The Bulls forgot about Joe Johnson and he made them pay. (AP Photo/Gregory Smith)
CHI 117 ATL 129: Here are some game notes from the first half of Saturday night’s game. (I missed the second half due to a previously scheduled engagement.)
- Joe Johnson got a lot of open looks, including a couple of wide open threes which he buried. This was as “in rhythm” as I have seen Joe in a while. It was a little surprising to see some of the Bulls’ defenders forget about him on defense. If I were the opposing coach, my game plan would be to double team Joe and let everyone else beat me. The Bulls apparently did not go with that strategy.
- Josh Smith played one of his best games of the season. I was hard on him in my previous post, but against the Bulls he really attacked the rim. Smith constantly drove the basketball and was able to draw a number of fouls from Nocioni (who in my opinion is a slow but underrated defender). You could see “Noc” get under Smith’s skin at times, but Josh held his on and kept battling. On one play in particular, Josh had the ball about 15 feet out, thought about the long jumper, pump faked and drew the foul on the way to the rim. A perfect play on that possession.
- Pachulia came off the bench and provided some key minutes. He especially looked comfortable on offense and has started to use his left hand more to finish at the rim. Assuming the Hawks don’t trade for another big, he’s going to play a huge role down the stretch for this team.
- The Bulls set the tempo and Hawks matched it with no problem. I think its a mistake to tempt these Hawks to run (as the Bulls found out). There aren’t many teams as athletic as the Hawks who can match their game speed.
- Derrick Rose is the next superstar. No doubt about it. The dude attacks the rim better than anyone not named Kobe, Lebron and D-Wade. I saw Marvin at times try to guard him, but Rose was simply to quick to the hoop. It’s almost as though he’s capable of getting to the rim whenever he sets his mind to it. If he had a supporting cast – he doesn’t – the Bulls would be legitimate contenders for the 8 seed in the East.
- Marvin Williams is quietly improving his game. While I think his “aggressiveness” meter is turned up to about a 7 (out of 10), he’s playing with increased enthusiasm. Moreover, he’s distinguished himself as the third scorer on this team. I think there’s plenty of room for improvement in his game, which is scary given that he’s a pretty good player as is.
The Hawks still won despite an off night from Mike Bibby.
GS 99 ATL 115: It wasn’t the prettiest game ever, but the Hawks took care of business against the defensively challenged Warriors on Friday night. This was my first real look at the Warriors and I was amazed with their non-chalant approach to playing the game. They take poor shots, play absolutely no defense, and rarely try to contest shots.
Despite the Warriors poor play, the Hawks were still scratching and clawing their way to the victory mark late in the third quarter before making a breakaway. A breakaway that was in fact fueled by a bench player. (Surprise) Flip Murray came off the bench to drop 20 and help push the Hawks to a 16-10 mark.
The Warriors were fielding what looked like a JV team Friday. Starters Stephen Jackson and Corey Maggette were out of action due to injury and former starter Monta Ellis is still recovering from a devastating off-season injury. That left heavy minutes for the likes of Marco Bellinelli, Kelenna Azubuike and Anthony Morrow. Bellinelli and Morrow played surprisingly well, each showing strong outside shooting. Bellinelli dropped a game high 27 points, but didn’t do it solely from long distance. He was able to attack the rim and in one instance went right at Marvin Williams for a one handed reversal.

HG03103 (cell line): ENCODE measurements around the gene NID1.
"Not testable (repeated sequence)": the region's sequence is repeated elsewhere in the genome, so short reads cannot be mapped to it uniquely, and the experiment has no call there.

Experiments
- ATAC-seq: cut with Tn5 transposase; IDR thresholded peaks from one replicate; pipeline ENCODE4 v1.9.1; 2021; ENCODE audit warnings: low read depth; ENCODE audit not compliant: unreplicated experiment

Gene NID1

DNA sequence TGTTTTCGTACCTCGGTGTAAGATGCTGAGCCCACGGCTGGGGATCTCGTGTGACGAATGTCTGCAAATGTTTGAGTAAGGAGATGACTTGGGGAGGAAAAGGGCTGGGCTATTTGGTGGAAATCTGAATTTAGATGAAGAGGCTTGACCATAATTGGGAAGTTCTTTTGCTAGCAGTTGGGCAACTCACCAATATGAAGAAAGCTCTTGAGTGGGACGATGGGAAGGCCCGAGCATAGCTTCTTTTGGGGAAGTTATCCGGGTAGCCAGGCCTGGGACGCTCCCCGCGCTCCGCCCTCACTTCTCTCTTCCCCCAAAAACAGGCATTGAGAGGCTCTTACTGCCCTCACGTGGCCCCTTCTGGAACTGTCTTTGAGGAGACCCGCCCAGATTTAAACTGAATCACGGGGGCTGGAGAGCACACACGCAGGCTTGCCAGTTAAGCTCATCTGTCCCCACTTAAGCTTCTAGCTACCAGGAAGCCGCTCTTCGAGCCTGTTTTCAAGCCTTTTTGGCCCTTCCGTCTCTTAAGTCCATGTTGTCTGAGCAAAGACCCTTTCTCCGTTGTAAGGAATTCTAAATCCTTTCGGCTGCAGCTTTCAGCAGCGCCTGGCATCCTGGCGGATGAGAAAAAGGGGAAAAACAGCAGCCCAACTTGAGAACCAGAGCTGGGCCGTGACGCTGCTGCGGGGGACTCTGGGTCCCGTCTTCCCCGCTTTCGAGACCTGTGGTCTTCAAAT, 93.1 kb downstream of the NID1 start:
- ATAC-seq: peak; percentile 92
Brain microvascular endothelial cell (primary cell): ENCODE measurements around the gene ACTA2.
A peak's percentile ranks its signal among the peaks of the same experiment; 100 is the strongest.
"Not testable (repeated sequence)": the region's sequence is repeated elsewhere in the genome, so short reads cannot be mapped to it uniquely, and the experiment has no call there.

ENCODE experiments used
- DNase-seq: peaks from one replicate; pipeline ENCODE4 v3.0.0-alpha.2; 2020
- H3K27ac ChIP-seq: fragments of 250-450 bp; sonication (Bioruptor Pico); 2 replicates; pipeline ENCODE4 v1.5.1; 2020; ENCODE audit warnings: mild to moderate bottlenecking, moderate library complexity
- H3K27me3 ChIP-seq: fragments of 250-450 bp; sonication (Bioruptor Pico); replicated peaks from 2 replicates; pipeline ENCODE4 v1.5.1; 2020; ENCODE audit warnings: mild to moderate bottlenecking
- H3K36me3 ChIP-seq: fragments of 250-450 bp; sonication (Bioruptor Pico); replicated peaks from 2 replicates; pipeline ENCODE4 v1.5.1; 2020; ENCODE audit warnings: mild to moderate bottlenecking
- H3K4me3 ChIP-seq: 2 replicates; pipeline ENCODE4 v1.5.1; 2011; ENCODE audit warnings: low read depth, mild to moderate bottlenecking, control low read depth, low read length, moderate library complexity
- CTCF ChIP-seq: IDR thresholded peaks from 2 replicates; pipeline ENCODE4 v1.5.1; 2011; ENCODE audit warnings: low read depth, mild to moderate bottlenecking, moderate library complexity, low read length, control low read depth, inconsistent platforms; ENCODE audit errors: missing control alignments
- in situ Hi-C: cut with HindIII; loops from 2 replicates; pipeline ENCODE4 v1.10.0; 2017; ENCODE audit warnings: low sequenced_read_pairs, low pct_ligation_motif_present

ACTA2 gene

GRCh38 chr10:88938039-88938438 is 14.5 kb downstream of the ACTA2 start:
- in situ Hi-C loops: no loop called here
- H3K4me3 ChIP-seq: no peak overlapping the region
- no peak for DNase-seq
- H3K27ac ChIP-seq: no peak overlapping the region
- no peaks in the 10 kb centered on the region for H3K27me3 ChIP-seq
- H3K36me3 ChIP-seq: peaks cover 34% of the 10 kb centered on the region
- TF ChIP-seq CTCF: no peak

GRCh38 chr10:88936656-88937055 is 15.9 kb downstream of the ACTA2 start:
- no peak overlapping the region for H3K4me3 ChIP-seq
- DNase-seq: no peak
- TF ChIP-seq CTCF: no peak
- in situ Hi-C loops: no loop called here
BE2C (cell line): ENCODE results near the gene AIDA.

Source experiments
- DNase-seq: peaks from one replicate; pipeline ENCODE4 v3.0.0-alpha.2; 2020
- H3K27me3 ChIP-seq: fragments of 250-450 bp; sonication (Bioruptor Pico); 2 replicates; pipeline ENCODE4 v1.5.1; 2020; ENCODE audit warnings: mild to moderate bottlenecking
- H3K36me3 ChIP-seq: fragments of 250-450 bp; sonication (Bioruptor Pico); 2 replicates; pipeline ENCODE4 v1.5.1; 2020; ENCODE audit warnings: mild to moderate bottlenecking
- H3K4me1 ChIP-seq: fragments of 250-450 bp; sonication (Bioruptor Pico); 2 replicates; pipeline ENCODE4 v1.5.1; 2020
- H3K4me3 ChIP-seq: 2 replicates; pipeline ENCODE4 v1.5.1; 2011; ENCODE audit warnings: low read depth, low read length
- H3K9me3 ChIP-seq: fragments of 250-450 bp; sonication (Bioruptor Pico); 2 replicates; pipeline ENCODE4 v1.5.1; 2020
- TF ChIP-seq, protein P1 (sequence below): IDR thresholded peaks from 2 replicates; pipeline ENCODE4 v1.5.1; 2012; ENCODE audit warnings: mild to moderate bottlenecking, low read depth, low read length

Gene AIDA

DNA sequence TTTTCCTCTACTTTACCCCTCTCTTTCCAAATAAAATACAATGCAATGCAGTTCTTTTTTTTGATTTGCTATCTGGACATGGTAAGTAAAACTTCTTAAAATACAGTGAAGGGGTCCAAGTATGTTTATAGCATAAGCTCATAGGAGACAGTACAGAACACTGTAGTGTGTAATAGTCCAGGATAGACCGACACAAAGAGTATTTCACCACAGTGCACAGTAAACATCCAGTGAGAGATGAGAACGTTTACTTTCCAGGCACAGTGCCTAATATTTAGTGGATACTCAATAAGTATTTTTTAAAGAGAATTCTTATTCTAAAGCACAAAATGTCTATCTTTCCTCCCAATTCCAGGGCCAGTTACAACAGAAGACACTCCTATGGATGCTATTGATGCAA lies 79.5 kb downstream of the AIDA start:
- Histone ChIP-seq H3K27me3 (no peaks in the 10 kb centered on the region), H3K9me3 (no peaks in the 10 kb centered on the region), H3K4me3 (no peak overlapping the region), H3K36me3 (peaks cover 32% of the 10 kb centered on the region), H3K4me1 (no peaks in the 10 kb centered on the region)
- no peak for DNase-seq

Perhaps the Warriors remind some of the Hawks of old, but I’m not sure I quite see it. Even in the first couple of years of the rebuilding process under Woody, the Hawks at least tried to play defense. Moreover, the Hawks had a go to offensive player in Joe Johnson after the Phoenix trade. I’m not sure the same can be said of the Warriors, although Stephen Jackson could arguably come close. My point being while the brand of basketball the Warriors play may be fan pleasing and exciting to watch, I question whether it can ever be successful long term. The Hawks are finally in the upper echelon in the East; I doubt we will the say the same of the Warriors in three years.
RONDO’S LEGITIMACY: Watching the Hawks-Celtics game Wednesday night, the one player that really stuck out at me was Rajon Rondo. He is a game changer and a humongous part of what the Celtics do on both offense and defense. Although the big three are clearly aging, they have received a strong boost from their young point guard, whose uncanny ability to attack the basket on offense and disrupt plays on defense remains a perfect fit for the defending champions. The Celtics are definitely beatable this season. But they have all the makings of a seasoned, playoff tested team who can will themselves to win – on the home or on the road. The last three minutes of Wednesday’s game resembled a boxing match in the 12th round, with each fighter exchanging blows again and again. Kevin Garnett was nearly unstoppable, while Joe Johnson nearly proved to be his equal match until his final missed free throw. Say what you want about Joe missing that shot, but I wouldn’t want anyone else on that line. I guarantee you Joe will be back on the line in the final moments of another game this season: he won’t miss that same shot again.